It has been a long time coming for the Marine Corps, but in just a few months, the service might finally see its CH-53K King Stallion fly for the first time.
The flight comes not without its share of drama. A
recent gearbox issue stalled the program and is only
just now being fixed. Then word came in July that
United Technologies Corp. was selling Sikorsky
Aircraft to Lockheed Martin, although the Navy insists
the latter event will have no effect on the program.
But with all of that hopefully behind, the massive
heavy-lift helicopter finally may take to the skies, and
it could be a game-changer for the Marines.
Col Henry Vanderborght, the program manager for
the CH-53K program, said in a joint Seapower
interview along with Michael Torok, the chief engineer for
Sikorsky’s maritime programs, that the program is busy
wrapping up the test and development phase — also
known as Milestone B — on its way to Milestone C, or
the start of production.
They have done the hard work of taking the top-level
requirements and deriving a design, putting the program
through the systems engineering process. Now they are
just about ready to take the King Stallion for a spin in
about three to four months, Vanderborght said.
After that, it will be on to the
flight test program and then, hopefully, a production decision shortly
after. He believes the production
contract will happen in the second
quarter of fiscal 2017.
But it is the first flight that certainly gives the program something to look forward to.
“It’s very exciting,” Vander-
borght said. “A lot of people have
been working very hard for quite
some time to get there, and the
next key milestone for the pro-
gram we’re all trying to get to is
the IOC [initial operational capa-
bility], and that’s going to be in 2019 and we’re track-
ing basically to that.”
The program is requesting $41.3 million in advance
procurement for fiscal 2016 and $632 million in
research and development funding in advance of start-
ing buys next year at two helicopters.
The program defines IOC as having four aircraft in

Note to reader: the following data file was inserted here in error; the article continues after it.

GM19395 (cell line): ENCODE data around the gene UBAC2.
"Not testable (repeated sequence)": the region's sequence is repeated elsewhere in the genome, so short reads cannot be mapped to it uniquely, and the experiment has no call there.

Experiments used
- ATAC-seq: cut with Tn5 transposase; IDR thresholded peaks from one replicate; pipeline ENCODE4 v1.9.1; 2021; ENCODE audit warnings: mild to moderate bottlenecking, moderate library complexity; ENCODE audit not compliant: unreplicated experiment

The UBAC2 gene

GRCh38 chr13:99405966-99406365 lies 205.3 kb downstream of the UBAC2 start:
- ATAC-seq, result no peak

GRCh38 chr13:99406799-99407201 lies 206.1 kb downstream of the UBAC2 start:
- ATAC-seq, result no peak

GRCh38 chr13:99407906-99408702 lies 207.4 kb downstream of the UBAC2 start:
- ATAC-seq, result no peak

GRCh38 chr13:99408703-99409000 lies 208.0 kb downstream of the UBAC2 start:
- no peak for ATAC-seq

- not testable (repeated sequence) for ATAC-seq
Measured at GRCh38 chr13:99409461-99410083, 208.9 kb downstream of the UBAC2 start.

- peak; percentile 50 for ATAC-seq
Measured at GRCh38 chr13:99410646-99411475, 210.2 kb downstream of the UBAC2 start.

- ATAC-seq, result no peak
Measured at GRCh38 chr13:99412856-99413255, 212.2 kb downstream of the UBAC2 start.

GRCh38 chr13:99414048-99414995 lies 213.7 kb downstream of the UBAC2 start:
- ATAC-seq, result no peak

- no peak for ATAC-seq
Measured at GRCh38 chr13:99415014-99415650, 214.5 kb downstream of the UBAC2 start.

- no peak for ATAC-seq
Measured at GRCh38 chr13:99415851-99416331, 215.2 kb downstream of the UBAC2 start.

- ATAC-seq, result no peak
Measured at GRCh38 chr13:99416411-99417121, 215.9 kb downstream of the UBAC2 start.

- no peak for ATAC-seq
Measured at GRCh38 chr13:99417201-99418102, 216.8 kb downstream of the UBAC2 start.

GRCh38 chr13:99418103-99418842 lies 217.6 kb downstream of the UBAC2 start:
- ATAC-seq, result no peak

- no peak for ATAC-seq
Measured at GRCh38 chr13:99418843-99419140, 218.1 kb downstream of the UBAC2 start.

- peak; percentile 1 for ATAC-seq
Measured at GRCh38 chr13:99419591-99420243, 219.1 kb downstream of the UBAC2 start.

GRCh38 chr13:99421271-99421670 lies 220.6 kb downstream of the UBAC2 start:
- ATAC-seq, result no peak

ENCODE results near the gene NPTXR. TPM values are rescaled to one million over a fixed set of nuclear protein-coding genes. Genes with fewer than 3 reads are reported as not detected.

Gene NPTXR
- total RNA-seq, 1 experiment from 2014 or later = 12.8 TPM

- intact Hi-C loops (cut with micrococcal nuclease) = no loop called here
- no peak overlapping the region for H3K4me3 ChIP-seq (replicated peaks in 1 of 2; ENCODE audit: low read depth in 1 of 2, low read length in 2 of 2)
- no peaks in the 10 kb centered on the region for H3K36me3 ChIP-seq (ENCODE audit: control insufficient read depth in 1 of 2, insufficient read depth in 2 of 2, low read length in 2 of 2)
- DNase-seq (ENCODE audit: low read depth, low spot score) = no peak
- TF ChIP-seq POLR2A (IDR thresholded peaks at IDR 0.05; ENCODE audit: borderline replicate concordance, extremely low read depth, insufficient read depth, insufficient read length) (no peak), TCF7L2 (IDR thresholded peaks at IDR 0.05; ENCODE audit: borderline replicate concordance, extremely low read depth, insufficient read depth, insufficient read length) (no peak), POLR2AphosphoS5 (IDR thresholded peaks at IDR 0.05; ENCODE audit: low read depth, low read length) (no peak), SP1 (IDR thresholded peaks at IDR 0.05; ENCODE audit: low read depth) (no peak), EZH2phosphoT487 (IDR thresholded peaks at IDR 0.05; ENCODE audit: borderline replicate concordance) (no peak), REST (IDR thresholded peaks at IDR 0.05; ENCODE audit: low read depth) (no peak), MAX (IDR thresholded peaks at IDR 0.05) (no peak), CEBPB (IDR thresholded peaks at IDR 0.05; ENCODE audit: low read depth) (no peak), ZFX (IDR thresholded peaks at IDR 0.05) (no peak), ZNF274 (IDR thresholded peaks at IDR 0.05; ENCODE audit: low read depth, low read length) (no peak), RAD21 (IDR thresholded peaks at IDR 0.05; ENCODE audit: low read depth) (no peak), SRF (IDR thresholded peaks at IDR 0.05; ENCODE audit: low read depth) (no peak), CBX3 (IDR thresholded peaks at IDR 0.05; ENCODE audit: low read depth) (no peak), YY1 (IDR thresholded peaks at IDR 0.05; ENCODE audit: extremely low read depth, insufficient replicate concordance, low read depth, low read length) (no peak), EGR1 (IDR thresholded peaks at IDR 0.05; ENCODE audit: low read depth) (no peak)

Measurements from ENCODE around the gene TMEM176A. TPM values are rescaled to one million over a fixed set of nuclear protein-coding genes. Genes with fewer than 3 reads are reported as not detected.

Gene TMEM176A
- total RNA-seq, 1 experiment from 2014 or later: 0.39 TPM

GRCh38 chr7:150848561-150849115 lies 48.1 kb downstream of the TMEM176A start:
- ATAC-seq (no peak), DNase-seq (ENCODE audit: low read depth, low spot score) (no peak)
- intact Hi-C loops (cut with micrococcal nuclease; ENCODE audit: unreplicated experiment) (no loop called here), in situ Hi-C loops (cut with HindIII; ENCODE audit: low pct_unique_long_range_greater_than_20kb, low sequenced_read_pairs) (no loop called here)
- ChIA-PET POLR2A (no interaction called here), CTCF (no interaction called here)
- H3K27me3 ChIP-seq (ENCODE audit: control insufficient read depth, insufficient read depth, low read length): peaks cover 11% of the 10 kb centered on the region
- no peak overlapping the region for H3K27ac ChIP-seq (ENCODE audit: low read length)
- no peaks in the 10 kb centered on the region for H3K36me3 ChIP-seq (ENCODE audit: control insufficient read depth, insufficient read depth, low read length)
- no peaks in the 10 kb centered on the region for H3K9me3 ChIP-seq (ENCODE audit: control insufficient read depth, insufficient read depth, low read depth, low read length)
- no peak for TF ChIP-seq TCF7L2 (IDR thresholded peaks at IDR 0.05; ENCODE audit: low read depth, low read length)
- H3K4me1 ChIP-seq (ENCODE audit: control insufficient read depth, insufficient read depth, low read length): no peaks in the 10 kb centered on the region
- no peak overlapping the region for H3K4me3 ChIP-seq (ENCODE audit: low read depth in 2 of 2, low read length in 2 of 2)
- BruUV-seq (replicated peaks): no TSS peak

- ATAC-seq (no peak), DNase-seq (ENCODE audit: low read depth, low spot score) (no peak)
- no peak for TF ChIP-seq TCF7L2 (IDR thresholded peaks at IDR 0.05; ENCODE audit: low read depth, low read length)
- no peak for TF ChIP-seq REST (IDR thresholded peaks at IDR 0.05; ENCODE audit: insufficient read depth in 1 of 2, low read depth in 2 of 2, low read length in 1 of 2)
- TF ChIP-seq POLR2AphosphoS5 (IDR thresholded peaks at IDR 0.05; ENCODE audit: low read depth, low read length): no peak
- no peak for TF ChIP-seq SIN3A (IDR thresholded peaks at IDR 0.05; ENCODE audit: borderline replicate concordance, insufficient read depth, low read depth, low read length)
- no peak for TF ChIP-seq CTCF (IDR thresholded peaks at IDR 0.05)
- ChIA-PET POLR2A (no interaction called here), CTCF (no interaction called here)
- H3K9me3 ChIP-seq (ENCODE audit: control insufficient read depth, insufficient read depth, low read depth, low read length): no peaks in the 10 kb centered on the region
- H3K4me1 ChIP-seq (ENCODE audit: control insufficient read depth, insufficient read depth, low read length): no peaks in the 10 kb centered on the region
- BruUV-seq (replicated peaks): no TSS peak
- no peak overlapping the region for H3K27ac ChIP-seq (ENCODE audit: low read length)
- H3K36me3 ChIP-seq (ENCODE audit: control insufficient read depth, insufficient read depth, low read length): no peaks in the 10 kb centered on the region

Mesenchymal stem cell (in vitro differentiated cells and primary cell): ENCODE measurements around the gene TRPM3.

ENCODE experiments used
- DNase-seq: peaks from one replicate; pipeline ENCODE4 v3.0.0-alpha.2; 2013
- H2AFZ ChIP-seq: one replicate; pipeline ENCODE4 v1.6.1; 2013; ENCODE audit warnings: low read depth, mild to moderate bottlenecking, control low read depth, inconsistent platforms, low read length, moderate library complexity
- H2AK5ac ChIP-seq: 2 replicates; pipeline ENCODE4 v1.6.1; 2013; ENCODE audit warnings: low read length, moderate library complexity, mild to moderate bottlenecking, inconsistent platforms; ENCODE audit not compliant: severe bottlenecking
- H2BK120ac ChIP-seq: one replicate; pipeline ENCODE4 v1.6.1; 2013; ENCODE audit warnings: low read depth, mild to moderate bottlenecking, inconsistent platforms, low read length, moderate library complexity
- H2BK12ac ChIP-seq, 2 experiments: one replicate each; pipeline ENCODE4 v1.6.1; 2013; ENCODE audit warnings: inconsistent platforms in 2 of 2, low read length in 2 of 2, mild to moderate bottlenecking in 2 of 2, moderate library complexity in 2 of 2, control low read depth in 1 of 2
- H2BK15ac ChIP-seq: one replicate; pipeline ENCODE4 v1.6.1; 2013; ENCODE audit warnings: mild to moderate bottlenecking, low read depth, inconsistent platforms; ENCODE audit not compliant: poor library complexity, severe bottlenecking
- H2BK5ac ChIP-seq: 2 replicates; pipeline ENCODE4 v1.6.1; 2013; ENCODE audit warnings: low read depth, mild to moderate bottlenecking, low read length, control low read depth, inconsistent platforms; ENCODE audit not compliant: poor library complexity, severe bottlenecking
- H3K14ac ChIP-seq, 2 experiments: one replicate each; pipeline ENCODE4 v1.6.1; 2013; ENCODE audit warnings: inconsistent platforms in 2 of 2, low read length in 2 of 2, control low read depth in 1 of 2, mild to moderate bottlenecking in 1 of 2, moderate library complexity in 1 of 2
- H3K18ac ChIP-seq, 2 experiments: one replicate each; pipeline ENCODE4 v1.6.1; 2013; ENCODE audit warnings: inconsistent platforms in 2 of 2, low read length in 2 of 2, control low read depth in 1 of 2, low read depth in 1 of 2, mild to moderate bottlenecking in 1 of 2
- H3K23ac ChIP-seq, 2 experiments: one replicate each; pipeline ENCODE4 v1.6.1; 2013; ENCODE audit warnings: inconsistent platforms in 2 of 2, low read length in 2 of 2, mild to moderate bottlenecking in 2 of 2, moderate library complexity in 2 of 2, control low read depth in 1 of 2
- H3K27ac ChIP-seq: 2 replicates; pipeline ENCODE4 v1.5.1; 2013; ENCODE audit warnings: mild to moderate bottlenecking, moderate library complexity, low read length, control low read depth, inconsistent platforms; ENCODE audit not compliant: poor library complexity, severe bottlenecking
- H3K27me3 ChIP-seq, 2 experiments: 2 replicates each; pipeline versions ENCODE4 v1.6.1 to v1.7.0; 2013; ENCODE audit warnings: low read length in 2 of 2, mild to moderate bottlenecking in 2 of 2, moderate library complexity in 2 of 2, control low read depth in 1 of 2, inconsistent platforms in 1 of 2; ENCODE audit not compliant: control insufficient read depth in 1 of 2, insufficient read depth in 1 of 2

the fleet ready to fly missions, with crews trained and
all the support necessary to keep them in the air, hauling equipment and supplies wherever they are needed.
But before that happens, the program will need to
fix the gearbox that failed earlier this year, necessitating a redesign. That caused some delays for the program Torok said have mostly been addressed.
“We had some development issues with the main
gearbox, one of the most complicated parts of the aircraft,” he said. “The good news is that the redesign has
been completed and we are in the last part of validating
that design. It’s already complete, we’ve basically altered
the design, did some risk-reduction testing that proved
that work. … We’ve done some fatigue testing, done
some endurance testing — all of that’s done and the last
full gearbox qualification test that’s required for us to fly
is running right now.”
Awaiting the King Stallion
The Corps’ giant heavy-lifter is nearly ready for its first flight
By DANIEL P. TAYLOR, Special Correspondent
The Marine Corps says the new CH-53K heavy-lift helicopter could
be a “key enabler” in humanitarian and disaster relief operations.
; The first flight for the King Stallion is expected by the end of
; The flight test program would follow first flight, and then a production decision and contract, likely in the second quarter of fiscal 2017.
; The program is on track for initial operational capability — four
aircraft in the fleet ready to fly missions, with crews trained and
all the support in place — by 2019.